From Publishers Weekly
"In America today, it is nearly impossible to publish a book that says children and teenagers can have sexual pleasure and be safe too," writes journalist Levine (My Enemy, My Love). Levine has somehow pulled that off. Western European countries assume that "sexual expression is a healthy and happy part of growing up"; thus Levine argues that sex is not necessarily bad for minors, and that puritanical attitudes often backfire. According to her, as the age of sexual initiation drops in America, the age of consent is rising. She observes that most so-called pedophiles are attracted to teenagers rather than kids an important subtlety recently aired in the media. (Still, her call for common sense on pedophilia is marred by an inadequate acknowledgment of the extent of online child porn, as documented in Philip Jenkins's recent Beyond Tolerance.) She notes the disturbing trend toward pathologizing young children's eroticized play and criticizes mainstream America for letting the Christian right steer sex education toward an emphasis on abstinence. Compounding that, she says, the right wing has expunged abortion discussions. A Ms. and Nerve.com contributor, Levine argues, contra Mary Pipher (Reviving Ophelia), that love may ruin teenage girls more than sex. At one point, Levine cogently contends that the term "normal" is "subjective and protean"; she prefers "normative," which means "what most people do." It's a good start to confronting some vital questions.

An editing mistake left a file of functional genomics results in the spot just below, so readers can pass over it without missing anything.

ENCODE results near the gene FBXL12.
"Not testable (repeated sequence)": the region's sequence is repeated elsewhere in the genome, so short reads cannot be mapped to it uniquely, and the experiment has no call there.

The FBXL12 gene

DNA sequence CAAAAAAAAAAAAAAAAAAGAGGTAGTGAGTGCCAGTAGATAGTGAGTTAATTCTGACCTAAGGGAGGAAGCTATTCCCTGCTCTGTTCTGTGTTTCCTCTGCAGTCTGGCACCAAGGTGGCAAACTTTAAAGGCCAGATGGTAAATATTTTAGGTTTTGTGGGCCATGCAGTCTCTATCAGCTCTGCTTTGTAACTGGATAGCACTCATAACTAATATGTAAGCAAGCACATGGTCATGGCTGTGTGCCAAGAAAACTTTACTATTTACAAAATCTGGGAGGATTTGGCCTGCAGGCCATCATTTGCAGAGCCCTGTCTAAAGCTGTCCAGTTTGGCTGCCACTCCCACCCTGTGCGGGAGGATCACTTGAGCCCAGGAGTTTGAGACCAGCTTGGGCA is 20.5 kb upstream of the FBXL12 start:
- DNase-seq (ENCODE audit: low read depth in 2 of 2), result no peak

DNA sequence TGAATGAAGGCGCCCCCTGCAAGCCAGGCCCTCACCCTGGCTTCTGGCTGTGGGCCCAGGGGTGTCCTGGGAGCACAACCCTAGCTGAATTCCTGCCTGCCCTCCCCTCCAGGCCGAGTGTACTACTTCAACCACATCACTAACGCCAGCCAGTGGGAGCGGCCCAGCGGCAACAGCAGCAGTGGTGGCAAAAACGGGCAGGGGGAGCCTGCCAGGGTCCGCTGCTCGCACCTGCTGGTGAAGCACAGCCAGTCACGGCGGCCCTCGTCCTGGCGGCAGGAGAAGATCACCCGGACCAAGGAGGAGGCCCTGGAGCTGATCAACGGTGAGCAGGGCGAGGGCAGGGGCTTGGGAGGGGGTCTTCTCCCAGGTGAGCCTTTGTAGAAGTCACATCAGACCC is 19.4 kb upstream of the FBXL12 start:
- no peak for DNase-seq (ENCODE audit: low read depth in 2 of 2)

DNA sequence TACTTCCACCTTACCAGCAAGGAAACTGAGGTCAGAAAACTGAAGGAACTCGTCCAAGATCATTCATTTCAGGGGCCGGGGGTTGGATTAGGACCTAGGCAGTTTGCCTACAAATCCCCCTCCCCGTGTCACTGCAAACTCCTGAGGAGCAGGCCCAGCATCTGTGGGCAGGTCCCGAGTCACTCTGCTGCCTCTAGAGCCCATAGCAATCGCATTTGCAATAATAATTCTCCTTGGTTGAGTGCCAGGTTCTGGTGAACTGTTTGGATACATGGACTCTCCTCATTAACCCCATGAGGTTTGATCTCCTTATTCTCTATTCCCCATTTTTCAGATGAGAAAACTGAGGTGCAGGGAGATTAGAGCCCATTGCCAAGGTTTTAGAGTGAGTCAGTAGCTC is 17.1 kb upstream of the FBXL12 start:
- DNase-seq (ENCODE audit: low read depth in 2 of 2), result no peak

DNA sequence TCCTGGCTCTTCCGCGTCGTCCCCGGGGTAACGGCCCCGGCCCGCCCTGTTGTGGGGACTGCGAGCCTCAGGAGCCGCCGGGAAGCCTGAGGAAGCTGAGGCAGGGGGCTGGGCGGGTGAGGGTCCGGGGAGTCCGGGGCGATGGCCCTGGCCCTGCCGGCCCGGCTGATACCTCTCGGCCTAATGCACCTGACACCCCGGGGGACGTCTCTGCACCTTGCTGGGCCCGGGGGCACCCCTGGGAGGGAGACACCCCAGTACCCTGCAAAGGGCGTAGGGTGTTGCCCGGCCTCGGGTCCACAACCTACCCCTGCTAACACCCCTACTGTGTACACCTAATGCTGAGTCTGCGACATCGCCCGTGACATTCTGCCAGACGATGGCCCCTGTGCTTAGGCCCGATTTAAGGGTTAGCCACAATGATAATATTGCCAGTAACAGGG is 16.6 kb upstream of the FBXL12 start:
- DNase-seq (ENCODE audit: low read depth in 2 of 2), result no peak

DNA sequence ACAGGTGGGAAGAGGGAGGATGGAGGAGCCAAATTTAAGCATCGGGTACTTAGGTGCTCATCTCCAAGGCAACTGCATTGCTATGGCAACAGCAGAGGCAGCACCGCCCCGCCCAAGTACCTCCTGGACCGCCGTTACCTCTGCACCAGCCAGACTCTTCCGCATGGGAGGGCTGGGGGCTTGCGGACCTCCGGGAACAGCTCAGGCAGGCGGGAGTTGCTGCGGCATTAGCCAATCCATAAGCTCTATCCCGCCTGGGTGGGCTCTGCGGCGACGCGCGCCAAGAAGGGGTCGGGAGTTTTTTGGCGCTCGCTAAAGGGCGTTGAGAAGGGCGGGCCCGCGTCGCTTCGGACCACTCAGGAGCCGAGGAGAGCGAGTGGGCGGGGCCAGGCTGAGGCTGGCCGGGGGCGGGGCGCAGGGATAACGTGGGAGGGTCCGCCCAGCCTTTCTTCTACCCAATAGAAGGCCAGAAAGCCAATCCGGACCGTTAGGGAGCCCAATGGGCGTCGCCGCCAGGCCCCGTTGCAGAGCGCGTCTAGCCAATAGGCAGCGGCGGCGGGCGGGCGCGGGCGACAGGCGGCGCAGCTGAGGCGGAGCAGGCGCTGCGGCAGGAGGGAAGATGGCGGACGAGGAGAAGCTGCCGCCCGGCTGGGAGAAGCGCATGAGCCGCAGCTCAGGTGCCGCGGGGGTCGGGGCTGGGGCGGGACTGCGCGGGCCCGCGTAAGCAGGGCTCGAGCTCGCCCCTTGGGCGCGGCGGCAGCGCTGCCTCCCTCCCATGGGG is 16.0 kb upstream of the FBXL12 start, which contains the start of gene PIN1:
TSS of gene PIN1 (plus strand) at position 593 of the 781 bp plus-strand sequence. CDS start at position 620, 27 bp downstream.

Copyright 2002 Cahners Business Information, Inc.
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From Library Journal
Journalist and free-speech activist Levine (My Enemy, My Love: Women, Men, and the Dilemmas of Gender) here argues that trying to protect young people from sex can actually exacerbate or even create the much-feared sexual danger. Her well-documented horror stories of zealotry and incompetence are chilling; Levine is particularly good at showing that abstinence-based sex education leaves many teens without the information they need to make intelligent choices. Misrepresentations of fact, unfounded assumptions, the runaway media hype offered by so-called experts, conservative agendas, and simple conformity, she writes, largely determine our approaches to censorship, "the pedophile panic," youthful sexual behavior, sex education, abortion, and the suppression of information about sexual pleasure. These factors, she holds, predispose young people to have bad sex with unwanted outcomes. Instead of overreaction and overprotection, adults need to saturate their children's world with accurate, realistic information and images of love and sex, including sexual pleasure. Her book, which provoked considerable controversy even before its publication, provides no easy answers to a complex question but is highly recommended as a wake-up call. Martha Cornog, Philadelphia
Copyright 2002 Reed Business Information, Inc.
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